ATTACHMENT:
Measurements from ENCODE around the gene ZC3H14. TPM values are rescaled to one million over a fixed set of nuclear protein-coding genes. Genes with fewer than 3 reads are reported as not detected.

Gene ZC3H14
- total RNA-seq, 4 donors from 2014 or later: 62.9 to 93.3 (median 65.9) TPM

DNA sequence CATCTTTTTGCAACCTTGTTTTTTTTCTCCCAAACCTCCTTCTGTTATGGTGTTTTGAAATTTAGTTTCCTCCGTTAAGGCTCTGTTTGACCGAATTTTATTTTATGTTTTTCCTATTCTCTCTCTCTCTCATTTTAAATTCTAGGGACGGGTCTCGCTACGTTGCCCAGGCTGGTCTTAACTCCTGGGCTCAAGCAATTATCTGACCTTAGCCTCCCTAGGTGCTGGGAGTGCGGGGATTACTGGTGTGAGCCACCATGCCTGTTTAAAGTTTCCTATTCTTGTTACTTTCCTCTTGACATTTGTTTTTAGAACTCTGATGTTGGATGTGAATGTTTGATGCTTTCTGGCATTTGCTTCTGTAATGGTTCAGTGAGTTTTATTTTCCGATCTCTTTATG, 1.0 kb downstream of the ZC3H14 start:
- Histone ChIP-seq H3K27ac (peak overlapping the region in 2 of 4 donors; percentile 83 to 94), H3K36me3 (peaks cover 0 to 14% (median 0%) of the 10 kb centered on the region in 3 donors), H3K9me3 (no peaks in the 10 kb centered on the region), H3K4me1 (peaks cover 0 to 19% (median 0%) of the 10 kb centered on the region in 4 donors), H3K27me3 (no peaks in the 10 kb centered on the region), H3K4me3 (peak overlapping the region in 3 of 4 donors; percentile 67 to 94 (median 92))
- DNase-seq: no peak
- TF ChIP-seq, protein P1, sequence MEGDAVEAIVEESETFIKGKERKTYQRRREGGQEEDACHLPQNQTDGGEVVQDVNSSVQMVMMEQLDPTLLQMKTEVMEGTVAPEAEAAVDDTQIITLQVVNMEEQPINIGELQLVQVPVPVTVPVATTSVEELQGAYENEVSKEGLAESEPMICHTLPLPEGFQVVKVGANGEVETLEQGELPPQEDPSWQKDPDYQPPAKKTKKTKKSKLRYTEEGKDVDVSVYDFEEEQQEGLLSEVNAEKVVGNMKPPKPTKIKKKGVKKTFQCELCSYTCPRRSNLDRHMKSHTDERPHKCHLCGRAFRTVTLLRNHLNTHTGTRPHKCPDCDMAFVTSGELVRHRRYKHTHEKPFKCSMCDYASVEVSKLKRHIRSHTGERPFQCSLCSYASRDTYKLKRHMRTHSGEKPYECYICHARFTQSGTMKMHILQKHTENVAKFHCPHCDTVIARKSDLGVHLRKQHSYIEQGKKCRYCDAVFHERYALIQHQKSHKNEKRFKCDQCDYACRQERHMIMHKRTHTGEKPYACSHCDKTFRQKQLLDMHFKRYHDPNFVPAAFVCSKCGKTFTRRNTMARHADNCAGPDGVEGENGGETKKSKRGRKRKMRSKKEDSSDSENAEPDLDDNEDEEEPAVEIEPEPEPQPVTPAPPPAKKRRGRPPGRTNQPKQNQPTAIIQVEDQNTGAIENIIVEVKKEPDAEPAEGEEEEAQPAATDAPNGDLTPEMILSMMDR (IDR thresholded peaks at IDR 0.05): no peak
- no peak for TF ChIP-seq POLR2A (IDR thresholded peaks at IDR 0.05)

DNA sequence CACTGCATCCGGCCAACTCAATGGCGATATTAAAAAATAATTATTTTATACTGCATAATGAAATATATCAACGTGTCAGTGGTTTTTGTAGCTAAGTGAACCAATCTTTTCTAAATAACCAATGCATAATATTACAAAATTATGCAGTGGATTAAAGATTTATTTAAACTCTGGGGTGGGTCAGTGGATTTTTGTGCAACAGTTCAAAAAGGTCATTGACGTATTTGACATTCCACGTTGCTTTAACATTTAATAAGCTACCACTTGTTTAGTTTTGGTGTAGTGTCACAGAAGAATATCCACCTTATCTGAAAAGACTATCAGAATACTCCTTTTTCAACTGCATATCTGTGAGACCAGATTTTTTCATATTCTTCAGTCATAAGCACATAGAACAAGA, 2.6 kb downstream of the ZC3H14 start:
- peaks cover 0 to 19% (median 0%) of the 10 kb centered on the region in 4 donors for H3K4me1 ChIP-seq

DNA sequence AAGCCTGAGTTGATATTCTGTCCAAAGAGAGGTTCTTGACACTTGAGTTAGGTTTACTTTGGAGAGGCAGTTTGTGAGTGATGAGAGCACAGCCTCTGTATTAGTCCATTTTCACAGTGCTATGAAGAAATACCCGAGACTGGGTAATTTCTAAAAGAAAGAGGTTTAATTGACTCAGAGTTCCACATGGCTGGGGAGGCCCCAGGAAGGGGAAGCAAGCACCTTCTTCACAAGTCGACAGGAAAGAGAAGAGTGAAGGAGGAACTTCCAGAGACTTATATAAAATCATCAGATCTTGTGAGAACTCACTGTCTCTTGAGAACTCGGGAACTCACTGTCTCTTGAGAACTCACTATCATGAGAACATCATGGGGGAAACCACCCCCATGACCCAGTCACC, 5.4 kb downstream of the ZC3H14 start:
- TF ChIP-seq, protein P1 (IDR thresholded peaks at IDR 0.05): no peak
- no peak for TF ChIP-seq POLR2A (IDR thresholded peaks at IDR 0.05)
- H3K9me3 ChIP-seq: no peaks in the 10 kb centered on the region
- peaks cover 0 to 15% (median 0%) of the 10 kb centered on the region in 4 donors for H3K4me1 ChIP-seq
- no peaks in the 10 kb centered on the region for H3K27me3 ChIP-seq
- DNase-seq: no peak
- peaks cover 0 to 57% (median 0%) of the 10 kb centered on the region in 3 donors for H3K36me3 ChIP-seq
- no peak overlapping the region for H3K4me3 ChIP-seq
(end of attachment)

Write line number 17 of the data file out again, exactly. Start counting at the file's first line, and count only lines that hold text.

- DNase-seq: no peak